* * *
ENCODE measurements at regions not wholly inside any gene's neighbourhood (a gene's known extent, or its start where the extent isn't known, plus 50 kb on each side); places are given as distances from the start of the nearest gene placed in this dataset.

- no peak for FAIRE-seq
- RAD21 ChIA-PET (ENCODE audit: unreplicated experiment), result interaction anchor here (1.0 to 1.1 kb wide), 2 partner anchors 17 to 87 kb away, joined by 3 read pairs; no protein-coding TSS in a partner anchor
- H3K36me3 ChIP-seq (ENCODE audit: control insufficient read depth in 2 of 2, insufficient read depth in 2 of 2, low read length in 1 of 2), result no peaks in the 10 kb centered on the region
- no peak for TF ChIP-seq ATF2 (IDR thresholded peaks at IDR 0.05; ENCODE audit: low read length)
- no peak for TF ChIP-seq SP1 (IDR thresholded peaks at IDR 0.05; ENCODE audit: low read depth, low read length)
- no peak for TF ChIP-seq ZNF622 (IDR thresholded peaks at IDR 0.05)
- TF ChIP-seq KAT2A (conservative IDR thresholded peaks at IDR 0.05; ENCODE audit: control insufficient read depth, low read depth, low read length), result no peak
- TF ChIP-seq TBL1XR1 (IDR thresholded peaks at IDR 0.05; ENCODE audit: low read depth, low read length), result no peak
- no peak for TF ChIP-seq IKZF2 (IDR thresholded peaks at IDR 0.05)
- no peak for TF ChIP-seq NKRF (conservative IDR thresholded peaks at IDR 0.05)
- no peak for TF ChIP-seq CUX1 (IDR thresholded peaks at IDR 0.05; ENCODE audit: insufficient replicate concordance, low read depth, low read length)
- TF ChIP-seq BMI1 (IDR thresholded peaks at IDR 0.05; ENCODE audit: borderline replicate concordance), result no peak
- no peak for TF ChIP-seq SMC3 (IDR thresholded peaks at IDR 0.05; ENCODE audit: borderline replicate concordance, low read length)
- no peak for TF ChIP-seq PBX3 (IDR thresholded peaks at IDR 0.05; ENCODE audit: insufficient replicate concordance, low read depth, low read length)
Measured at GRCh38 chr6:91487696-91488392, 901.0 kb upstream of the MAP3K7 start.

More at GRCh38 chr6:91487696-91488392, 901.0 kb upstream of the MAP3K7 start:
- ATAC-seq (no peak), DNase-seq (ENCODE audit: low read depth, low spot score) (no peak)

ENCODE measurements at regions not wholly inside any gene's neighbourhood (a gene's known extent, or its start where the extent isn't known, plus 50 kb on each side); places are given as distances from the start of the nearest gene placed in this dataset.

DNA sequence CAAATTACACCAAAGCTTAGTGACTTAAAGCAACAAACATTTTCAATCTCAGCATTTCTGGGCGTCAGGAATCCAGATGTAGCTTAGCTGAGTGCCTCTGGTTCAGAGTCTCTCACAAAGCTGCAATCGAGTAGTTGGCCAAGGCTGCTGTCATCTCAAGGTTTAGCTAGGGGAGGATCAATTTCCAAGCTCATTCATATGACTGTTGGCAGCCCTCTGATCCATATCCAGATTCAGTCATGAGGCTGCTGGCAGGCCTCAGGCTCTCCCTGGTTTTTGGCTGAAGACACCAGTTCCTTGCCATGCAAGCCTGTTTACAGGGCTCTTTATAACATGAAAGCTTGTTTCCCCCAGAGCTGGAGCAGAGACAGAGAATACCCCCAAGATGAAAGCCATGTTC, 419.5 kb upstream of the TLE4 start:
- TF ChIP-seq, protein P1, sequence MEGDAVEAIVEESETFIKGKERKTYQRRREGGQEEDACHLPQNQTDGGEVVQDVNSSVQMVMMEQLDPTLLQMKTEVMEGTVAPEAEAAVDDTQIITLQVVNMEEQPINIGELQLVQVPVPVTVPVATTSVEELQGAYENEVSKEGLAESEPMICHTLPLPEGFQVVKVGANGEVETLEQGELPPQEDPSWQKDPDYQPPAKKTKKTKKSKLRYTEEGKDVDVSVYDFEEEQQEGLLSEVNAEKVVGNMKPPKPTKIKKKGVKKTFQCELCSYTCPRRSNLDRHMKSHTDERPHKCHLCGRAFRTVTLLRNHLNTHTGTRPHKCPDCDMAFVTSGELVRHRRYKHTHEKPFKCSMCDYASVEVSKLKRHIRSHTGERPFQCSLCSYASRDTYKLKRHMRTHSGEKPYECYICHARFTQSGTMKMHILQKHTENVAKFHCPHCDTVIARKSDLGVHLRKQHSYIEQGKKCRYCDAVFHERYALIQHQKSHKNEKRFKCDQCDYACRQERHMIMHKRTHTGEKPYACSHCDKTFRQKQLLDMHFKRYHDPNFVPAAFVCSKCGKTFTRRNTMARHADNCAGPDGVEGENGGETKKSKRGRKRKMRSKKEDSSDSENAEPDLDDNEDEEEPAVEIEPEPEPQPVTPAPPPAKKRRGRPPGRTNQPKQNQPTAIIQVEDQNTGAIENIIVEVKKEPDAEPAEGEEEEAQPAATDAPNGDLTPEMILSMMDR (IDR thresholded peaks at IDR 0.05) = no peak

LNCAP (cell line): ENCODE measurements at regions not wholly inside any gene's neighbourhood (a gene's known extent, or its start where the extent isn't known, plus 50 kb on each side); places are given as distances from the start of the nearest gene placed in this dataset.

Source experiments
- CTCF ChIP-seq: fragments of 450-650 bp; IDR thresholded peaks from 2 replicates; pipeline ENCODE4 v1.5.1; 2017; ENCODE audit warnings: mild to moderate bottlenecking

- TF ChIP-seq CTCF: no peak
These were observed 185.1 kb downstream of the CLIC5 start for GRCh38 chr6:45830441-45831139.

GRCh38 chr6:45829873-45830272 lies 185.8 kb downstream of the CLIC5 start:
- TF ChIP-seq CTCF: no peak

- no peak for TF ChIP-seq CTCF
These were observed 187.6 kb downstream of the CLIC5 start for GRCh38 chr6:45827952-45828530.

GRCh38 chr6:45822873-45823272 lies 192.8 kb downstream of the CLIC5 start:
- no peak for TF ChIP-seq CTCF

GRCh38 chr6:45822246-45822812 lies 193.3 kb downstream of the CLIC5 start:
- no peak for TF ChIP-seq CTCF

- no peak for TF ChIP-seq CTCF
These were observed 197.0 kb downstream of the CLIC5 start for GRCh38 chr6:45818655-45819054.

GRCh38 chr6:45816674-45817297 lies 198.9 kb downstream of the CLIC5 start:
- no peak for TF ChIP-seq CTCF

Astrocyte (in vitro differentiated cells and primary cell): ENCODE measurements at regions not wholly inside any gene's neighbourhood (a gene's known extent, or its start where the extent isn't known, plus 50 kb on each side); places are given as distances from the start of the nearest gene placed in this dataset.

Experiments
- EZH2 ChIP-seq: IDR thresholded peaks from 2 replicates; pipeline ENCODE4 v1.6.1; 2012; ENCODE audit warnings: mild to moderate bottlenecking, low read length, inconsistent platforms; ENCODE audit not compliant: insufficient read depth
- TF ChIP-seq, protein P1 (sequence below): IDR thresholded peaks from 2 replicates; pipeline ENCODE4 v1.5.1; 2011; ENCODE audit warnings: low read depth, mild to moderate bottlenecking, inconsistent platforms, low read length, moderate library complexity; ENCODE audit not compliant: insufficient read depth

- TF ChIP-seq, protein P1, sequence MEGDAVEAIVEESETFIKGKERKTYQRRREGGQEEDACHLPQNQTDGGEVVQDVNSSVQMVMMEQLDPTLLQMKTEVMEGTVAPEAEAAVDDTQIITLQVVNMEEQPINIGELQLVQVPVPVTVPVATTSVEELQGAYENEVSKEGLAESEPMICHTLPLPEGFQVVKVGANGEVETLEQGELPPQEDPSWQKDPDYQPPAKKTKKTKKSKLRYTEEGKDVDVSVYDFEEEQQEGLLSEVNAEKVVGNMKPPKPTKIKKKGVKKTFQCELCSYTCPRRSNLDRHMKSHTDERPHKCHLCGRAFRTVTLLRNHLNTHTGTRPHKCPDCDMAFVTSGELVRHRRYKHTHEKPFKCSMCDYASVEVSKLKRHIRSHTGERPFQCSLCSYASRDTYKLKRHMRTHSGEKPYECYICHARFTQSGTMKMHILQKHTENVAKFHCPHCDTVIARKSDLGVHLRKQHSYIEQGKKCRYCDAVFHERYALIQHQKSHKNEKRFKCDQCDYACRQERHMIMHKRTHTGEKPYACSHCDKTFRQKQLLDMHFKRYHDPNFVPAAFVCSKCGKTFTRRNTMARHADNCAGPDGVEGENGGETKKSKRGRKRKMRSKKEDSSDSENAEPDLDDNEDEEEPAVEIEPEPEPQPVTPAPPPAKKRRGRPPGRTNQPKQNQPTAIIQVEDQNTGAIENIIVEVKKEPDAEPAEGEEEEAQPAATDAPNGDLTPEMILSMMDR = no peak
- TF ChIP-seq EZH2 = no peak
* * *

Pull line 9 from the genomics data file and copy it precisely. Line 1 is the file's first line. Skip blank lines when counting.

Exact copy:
- TF ChIP-seq TBL1XR1 (IDR thresholded peaks at IDR 0.05; ENCODE audit: low read depth, low read length), result no peak